Watch CBS News

Florida amusement park dismantles ride where teen fell to his death last year

Workers at a Florida amusement on Wednesday began dismantling a ride nearly a year after a 14-year-old boy fell to his death from the attraction.

Tyre Sampson, a teen who was visiting Orlando from Missouri, fell from the 430-foot-tall Free Fall at ICON Park on March 24, 2022. Sampson's mother, Nekia Dodd, has advocated for the ride to be taken down in the months since her son's death and was there on Wednesday as the ride was taken down.

"I hate I have to come down under these circumstances," she said during a press conference. "It's a bittersweet moment, you know. The ride's coming down and I'm thankful for that, but my son's not coming back."

A memorial site for Tyre Sampson outside the Orlando Free Fall drop tower ride at ICON Park in Orlando, Florida. Stephen M. Dowell/Orlando Sentinel/Tribune News Service via Getty Images

Michael Haggard, an attorney for Dodd, also announced Wednesday that a settlement had been reached in a wrongful death lawsuit Dodd filed against the park and the ride operator.

Trevor Arnold, a lawyer for ride operator Orlando Slingshot, said they were pleased a settlement had been reached. Neither lawyer elaborated on the details of the settlement.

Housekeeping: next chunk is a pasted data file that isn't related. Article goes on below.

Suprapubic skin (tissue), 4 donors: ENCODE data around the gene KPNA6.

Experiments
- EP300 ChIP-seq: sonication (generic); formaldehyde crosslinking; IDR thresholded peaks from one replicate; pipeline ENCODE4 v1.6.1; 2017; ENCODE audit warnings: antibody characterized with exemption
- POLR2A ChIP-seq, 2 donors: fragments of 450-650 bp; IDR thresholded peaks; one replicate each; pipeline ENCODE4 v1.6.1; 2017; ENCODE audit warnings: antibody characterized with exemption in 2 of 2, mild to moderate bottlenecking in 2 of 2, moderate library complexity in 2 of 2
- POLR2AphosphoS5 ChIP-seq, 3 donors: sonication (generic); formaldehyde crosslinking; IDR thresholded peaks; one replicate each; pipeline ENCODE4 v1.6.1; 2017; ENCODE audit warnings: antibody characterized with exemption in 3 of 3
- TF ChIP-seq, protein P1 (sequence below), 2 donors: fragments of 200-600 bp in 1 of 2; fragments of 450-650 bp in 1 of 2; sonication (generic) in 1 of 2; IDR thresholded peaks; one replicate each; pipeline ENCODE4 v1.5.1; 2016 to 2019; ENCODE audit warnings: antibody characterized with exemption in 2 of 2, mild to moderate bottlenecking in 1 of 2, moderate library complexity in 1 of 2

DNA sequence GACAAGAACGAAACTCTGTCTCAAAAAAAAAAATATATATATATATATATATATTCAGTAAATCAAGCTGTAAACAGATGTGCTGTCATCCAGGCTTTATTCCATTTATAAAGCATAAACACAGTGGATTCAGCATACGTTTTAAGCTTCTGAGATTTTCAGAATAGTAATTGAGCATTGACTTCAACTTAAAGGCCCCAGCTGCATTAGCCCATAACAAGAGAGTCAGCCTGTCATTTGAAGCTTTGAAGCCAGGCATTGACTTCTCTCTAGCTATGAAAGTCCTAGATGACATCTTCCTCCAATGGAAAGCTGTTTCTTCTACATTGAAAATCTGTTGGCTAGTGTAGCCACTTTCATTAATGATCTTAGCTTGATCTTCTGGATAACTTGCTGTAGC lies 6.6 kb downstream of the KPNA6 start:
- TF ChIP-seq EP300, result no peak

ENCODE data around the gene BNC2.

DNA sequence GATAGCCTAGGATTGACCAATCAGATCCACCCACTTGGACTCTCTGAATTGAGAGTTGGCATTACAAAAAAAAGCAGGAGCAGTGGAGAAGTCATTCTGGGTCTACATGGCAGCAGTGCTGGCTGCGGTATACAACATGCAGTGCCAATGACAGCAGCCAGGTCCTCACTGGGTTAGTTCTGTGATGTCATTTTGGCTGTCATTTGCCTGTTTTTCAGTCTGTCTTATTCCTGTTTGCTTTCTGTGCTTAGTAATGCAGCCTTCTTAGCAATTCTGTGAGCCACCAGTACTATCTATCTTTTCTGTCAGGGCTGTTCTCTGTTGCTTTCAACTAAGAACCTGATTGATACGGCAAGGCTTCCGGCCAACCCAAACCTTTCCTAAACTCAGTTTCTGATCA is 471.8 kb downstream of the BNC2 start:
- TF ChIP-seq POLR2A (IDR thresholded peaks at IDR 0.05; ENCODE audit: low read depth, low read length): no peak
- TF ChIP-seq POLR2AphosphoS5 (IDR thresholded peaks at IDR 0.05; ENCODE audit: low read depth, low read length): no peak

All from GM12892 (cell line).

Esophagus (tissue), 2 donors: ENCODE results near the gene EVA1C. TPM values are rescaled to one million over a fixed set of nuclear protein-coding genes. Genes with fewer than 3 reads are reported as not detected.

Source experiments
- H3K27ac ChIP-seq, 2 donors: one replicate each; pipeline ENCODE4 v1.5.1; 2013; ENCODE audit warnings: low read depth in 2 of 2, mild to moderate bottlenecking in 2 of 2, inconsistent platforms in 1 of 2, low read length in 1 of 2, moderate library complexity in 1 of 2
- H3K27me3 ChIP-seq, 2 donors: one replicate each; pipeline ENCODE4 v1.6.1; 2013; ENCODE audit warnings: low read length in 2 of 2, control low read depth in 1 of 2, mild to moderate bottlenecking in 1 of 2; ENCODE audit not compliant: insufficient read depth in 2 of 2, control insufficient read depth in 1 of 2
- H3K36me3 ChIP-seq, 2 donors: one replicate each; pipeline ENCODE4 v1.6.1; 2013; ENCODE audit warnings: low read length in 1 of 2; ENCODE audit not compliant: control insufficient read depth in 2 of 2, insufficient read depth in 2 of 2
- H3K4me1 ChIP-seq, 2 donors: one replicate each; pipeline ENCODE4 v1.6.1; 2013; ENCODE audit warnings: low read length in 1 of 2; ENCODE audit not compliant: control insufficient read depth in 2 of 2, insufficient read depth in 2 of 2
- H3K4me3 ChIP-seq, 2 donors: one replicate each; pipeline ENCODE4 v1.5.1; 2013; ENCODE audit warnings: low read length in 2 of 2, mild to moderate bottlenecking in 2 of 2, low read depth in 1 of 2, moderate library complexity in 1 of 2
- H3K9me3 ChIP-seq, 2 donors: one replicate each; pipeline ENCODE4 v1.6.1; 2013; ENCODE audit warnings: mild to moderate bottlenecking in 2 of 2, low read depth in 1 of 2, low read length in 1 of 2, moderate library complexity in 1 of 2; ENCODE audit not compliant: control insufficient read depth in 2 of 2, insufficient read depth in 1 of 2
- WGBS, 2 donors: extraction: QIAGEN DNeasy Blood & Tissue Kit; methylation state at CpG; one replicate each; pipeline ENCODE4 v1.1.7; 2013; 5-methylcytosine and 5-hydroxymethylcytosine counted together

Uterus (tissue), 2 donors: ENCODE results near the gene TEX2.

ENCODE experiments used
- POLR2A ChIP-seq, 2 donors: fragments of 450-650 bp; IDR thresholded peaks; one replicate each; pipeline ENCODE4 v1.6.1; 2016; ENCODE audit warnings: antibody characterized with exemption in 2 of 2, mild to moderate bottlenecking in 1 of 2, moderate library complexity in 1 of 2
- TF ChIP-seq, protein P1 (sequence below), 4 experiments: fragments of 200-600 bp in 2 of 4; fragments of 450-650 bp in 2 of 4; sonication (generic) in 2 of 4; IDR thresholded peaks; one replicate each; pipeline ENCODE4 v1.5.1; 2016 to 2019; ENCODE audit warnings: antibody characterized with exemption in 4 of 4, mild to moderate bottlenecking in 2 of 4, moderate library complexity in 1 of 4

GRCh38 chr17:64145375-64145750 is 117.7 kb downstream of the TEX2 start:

Arnold said that the ride operator supports efforts to pass the Tyre Sampson bill, which aims to prevent similar accidents in the future by blocking attraction operators in Florida from making unauthorized changes to ride restraint systems. 

In Sampson's case, investigators found safety sensors had been manually adjusted to allow for larger riders. Sampson weighed around 380 pounds at the time of his death, but the ride had a 287-pound rider limit, according to its safety manual.  

ICON Park, where the ride is located, is also supporting the proposed safety legislation, a spokesperson said. 

"We agree with the goal to ensure extra diligence and oversight with mid- to small-attraction operators for ride training, testing and process documentation, which we also focus on in our own rigorous ride safety protocols," the ICON Park spokesperson said. "While the FreeFall ride is not owned and was not controlled or operated by ICON Park, because it is a tenant on the property, we agree with the owner's decision to dismantle the ride and our hearts are with the family as they witness this important milestone."

View CBS News In
CBS News App Open
Chrome Safari Continue
Be the first to know
Get browser notifications for breaking news, live events, and exclusive reporting.